Figure 3 shows how the square of the angular velocity varies with the square of the angular momentum for models along the Maclaurin spheroid sequence. In generating this plot, following the lead of Eriguchi & Hachisu (1983), we have divided the square of the angular velocity by an additional factor of four, and we have adopted a slightly different angular-momentum normalization, namely,

~j

~\equiv

~
 \biggl( \frac{3}{2^8 \pi^4}  \biggr)^{1/6}  \frac{L}{(GM^3\bar{a})^{1 / 2}} \, .

As above, the small solid-green square marker identifies the location along the sequence where the system with the maximum angular velocity resides:

~\biggl[ j^2, \frac{\omega_0^2}{4\pi G \rho} \biggr]

~\equiv

~\biggl[ 0.010105, 0.112333 \biggr] \, .

Energy Ratio, T/|W|

Table 1:  Limiting Values

 

~e=0

~e=1

~A_1

\frac{2}{3}

~0

~A_3

\frac{2}{3}

~2

~\frac{\sin^{-1}e}{e}

~1

~\frac{\pi}{2}

~\frac{T}{|W_\mathrm{grav}|}

~0

~\frac{1}{2}

The rotational kinetic energy of each uniformly rotating Maclaurin spheroid is given by the expression,

~T

~=

~
\frac{1}{2}I \omega_0^2
=\frac{Ma^2}{5} \cdot 2\pi G\rho
\biggl[ A_1 - (1-e^2)A_3\biggr]

 

~=

~
\frac{2^3 \pi^2}{3\cdot 5} \cdot G\rho^2 a^4 c 
\biggl[ A_1 - (1-e^2)A_3\biggr]

 

~=

~
\frac{2^3\pi^2}{3\cdot 5} \cdot  G\rho^2 a^5  
\biggl[ \frac{(1-e^2)}{e^3} ~(3 - 2e^2)\sin^{-1}e - \frac{3(1-e^2)^{3 / 2}}{e^2} \biggr] 
\, ;

and the gravitational potential energy of each configuration is,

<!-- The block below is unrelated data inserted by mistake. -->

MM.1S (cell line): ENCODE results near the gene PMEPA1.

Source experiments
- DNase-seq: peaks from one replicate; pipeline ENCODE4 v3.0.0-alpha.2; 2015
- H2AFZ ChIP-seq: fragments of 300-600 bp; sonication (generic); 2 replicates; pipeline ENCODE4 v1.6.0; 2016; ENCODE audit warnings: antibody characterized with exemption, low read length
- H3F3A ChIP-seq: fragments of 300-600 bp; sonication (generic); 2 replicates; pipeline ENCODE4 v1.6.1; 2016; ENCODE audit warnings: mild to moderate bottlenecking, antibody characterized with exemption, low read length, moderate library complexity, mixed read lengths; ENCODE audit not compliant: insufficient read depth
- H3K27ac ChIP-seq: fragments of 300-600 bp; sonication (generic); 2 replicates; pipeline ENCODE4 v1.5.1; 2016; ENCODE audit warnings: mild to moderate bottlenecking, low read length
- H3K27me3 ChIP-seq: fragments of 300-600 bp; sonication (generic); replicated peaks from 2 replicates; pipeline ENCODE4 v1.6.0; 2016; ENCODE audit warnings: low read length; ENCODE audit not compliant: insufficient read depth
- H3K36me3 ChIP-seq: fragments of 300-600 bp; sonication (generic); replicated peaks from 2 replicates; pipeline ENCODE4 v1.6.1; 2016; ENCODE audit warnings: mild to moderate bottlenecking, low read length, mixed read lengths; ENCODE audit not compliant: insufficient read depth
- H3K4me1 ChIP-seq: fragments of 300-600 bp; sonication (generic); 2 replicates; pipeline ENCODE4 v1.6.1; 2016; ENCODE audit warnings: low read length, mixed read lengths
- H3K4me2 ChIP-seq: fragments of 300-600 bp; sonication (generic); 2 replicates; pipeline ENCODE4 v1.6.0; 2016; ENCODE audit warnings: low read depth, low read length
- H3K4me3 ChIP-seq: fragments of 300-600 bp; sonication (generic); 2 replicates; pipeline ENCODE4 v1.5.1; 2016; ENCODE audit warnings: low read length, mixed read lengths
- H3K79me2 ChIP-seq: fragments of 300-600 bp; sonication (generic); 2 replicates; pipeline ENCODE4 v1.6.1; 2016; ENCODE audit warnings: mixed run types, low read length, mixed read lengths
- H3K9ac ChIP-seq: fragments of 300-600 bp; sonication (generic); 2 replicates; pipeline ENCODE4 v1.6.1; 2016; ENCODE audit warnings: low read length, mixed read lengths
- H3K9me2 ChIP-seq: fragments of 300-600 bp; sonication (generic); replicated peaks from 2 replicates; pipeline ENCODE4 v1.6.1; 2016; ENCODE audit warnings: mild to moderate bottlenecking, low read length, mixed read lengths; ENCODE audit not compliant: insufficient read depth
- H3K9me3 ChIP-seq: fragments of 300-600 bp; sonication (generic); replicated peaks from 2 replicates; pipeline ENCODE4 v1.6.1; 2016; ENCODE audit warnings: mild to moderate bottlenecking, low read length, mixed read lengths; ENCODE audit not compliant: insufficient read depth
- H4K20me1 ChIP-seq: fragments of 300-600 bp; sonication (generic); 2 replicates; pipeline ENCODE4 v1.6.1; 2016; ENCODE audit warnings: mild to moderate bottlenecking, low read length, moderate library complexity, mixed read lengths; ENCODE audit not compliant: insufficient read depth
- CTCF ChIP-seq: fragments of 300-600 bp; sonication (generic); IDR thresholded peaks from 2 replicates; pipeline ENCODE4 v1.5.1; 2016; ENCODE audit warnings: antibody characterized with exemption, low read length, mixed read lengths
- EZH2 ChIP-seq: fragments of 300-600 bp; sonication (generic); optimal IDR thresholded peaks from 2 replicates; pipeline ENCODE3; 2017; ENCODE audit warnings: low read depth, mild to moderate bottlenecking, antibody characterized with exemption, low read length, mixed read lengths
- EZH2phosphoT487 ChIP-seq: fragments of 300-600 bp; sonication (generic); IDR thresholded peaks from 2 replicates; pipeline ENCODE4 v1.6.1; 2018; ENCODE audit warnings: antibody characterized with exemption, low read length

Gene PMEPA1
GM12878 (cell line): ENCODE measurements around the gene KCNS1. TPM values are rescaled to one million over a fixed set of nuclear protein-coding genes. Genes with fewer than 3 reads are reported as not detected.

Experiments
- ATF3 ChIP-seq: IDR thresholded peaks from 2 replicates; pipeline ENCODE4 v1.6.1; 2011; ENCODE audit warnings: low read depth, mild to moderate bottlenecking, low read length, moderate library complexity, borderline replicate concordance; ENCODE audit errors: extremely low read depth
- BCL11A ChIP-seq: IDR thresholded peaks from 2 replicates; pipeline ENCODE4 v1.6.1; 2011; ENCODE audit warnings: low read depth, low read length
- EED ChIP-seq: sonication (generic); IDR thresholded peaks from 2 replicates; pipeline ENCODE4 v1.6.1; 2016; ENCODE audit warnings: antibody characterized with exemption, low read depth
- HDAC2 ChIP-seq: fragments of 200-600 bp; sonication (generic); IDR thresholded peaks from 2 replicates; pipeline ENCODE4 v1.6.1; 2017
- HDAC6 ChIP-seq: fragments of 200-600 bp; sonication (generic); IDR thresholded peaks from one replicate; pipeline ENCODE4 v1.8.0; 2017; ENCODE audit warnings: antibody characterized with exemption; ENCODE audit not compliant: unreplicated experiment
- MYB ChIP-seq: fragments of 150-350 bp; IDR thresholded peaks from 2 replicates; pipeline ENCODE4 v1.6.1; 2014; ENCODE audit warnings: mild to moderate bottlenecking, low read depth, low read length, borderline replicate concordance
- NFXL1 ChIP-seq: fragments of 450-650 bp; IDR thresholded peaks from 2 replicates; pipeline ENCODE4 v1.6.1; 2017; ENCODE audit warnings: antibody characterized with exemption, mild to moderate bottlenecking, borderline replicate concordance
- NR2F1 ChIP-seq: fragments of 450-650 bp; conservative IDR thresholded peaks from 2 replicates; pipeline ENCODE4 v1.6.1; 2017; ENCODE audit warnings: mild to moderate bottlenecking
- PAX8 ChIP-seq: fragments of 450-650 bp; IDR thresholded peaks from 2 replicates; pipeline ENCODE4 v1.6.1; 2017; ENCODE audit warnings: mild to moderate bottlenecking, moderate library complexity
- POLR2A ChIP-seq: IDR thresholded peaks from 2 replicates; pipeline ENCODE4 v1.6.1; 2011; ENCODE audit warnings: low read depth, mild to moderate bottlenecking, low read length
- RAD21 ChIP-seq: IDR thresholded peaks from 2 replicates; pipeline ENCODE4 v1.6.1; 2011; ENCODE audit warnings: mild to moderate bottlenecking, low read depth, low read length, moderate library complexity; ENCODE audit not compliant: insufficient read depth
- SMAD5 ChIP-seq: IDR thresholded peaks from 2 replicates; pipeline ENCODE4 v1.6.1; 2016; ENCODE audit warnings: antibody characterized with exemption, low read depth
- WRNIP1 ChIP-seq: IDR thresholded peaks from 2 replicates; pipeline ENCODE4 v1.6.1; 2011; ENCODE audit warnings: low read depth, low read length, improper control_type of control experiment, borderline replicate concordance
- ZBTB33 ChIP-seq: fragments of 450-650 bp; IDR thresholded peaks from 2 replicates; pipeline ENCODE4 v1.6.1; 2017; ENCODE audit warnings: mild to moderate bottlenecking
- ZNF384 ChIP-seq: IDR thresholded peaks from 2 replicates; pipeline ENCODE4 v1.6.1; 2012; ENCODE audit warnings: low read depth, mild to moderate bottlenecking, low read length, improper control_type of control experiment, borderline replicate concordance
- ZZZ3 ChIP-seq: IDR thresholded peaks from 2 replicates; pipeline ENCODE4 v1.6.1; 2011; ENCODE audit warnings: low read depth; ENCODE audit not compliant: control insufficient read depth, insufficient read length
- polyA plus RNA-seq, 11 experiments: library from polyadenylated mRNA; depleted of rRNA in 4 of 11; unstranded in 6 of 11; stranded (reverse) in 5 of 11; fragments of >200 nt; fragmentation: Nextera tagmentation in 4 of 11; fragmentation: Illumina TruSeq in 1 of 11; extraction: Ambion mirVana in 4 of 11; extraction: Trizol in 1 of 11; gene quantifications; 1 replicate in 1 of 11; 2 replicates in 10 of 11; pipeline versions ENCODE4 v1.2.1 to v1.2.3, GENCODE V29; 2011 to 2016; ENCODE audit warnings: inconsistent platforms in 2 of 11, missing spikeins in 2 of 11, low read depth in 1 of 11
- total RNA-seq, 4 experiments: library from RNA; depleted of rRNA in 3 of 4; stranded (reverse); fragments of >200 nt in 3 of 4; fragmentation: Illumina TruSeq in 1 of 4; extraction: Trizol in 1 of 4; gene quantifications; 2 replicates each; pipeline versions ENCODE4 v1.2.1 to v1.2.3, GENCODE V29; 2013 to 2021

~W_\mathrm{grav}

~=

~
- \frac{3}{5} \cdot \frac{GM^2}{c} \biggl[ A_1 + \frac{1}{2}(1-e^2)A_3 \biggr] 
=
- \frac{3}{2\cdot 5} \cdot \frac{G}{c} \biggl[ \frac{2^2\pi \rho a^2 c}{3} \biggr]^2 \biggl[ 2A_1 + (1-e^2)A_3 \biggr]

 

~=

~
- \frac{2^3\pi^2}{3\cdot 5}\cdot G\rho^2 a^4 c \biggl[ 2A_1 + (1-e^2)A_3 \biggr]

 

~=

~
- \frac{2^4 \pi^2}{3\cdot 5} \cdot G\rho^2 a^5 (1-e^2) \cdot \frac{\sin^{-1}e }{e}  \, .

Hence, the energy ratio,

~\frac{T}{|W_\mathrm{grav}|}

~=

~
\frac{ A_1 - (1-e^2)A_3 }{  2A_1 + (1-e^2)A_3 }

[T78], §4.5, p. 86, Eq. (53)

 

~=

~ 
\biggl[ \frac{(1-e^2)}{e^3} ~(3 - 2e^2)\sin^{-1}e - \frac{3(1-e^2)^{3 / 2}}{e^2} \biggr] 
\biggl[ 2(1-e^2) \cdot \frac{\sin^{-1}e }{e} \biggr]^{-1}

 

~=

~ \frac{3}{2e^2}\biggl[ 1 - \frac{e(1-e^2)^{1 / 2}}{\sin^{-1} e}\biggr] - 1 \, .

[ST83], §7.3, p. 172, Eq. (7.3.24)

Building on an accompanying discussion of the structure of Maclaurin spheroids, Table 1 — shown here, on the right — lists the limiting values of several key functions. Note, in particular, that as the eccentricity varies smoothly from zero (spherical configuration) to unity (infinitesimally thin disk), the energy ratio, ~T/|W_\mathrm{grav}|, varies smoothly from zero to one-half. In his examination of the Maclaurin spheroid sequence, Tassoul (1978) chose to use this energy ratio as the order parameter, rather than the eccentricity. In place of Figures 1 and 2

See Also


Whitworth's (1981) Isothermal Free-Energy Surface